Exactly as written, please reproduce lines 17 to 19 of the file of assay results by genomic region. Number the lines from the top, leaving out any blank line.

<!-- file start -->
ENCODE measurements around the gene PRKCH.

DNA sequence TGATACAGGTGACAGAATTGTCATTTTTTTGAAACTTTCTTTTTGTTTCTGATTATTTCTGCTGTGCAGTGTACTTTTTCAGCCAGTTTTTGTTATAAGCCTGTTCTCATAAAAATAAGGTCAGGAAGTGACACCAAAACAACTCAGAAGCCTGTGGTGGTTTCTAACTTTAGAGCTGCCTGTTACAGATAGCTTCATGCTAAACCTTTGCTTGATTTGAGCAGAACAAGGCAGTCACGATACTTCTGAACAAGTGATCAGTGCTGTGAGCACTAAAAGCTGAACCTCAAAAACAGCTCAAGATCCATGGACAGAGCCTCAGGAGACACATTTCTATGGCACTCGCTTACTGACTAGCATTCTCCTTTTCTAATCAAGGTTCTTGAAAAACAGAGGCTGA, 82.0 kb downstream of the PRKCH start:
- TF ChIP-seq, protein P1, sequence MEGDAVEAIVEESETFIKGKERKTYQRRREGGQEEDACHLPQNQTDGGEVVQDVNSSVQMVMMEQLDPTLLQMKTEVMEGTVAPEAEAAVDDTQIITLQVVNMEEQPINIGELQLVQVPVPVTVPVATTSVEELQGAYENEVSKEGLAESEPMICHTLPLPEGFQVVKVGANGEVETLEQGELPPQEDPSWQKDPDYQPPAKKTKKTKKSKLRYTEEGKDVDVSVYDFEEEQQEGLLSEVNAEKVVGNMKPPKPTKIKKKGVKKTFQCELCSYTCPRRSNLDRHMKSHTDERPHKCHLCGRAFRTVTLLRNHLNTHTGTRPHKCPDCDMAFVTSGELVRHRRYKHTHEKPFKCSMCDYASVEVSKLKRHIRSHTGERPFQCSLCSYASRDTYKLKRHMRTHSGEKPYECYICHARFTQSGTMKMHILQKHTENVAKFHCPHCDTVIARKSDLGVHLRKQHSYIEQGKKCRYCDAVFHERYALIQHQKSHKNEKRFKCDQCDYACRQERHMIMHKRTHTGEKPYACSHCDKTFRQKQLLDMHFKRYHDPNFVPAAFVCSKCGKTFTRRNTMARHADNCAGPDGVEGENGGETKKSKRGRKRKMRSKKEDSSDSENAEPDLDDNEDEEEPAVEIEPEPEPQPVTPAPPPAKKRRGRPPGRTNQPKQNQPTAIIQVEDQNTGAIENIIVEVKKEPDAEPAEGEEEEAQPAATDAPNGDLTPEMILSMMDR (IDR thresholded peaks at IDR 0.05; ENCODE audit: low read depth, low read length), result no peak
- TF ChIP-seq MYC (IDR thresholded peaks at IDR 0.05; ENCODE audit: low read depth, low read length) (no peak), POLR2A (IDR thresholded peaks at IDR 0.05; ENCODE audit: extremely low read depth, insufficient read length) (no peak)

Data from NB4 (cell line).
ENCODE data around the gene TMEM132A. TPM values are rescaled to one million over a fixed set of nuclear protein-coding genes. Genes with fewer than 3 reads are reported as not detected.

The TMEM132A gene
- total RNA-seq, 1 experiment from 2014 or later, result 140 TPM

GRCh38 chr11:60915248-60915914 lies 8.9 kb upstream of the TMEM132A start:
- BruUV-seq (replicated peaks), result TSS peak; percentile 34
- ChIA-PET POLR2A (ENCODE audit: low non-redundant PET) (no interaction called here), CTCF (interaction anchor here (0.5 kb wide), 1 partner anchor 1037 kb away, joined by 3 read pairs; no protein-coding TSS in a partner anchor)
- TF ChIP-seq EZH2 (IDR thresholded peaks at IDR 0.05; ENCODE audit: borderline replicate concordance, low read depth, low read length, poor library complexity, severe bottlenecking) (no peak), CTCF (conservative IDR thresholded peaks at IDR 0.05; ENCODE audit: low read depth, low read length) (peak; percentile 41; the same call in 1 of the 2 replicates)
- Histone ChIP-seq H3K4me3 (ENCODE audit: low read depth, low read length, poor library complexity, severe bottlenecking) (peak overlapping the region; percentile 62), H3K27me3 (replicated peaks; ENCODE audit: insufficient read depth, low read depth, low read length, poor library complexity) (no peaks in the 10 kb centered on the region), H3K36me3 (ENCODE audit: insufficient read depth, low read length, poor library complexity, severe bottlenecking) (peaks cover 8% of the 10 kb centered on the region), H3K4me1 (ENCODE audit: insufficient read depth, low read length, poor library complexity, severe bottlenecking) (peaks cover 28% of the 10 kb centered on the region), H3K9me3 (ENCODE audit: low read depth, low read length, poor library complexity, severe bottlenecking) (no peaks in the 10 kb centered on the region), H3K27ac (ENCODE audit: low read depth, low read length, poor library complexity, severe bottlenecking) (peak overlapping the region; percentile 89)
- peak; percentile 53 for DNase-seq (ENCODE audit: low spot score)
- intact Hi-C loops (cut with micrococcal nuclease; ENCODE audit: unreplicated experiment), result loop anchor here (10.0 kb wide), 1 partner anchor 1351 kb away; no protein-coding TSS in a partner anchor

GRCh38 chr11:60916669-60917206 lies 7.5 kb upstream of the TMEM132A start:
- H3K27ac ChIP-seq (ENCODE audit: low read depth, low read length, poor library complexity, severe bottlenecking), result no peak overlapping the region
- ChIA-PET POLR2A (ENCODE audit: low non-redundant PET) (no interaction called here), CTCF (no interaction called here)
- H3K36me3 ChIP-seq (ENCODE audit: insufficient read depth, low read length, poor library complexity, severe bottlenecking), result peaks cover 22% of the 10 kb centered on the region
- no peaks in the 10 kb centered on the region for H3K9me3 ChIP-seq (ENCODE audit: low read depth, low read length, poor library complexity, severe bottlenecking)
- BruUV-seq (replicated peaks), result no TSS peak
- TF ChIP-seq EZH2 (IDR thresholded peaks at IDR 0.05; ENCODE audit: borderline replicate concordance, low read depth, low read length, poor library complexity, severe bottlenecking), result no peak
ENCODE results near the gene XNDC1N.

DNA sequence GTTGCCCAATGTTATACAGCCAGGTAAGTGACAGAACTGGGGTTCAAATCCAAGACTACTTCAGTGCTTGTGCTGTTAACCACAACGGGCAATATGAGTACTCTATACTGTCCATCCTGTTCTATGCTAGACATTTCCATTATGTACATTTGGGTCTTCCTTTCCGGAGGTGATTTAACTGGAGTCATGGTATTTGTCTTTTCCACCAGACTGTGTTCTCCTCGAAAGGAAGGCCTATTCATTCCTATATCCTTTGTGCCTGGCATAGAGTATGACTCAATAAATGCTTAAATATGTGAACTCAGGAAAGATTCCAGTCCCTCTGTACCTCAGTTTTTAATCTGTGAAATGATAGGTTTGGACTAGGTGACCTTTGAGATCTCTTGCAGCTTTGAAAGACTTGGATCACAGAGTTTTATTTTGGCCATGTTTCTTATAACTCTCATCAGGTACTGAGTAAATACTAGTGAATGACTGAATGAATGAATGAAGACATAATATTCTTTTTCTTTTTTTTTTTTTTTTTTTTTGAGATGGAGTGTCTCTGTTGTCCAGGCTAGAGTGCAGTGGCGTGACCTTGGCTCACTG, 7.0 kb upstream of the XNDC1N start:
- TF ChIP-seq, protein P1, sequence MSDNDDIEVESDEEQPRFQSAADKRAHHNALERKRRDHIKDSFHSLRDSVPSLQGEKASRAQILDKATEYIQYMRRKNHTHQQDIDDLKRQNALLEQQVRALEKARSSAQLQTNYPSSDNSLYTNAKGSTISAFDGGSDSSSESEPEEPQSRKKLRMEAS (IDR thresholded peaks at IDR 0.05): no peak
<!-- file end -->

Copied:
- H3K27ac ChIP-seq (ENCODE audit: low read depth, low read length, poor library complexity, severe bottlenecking), result no peak overlapping the region
- ChIA-PET POLR2A (ENCODE audit: low non-redundant PET) (no interaction called here), CTCF (no interaction called here)
- H3K36me3 ChIP-seq (ENCODE audit: insufficient read depth, low read length, poor library complexity, severe bottlenecking), result peaks cover 22% of the 10 kb centered on the region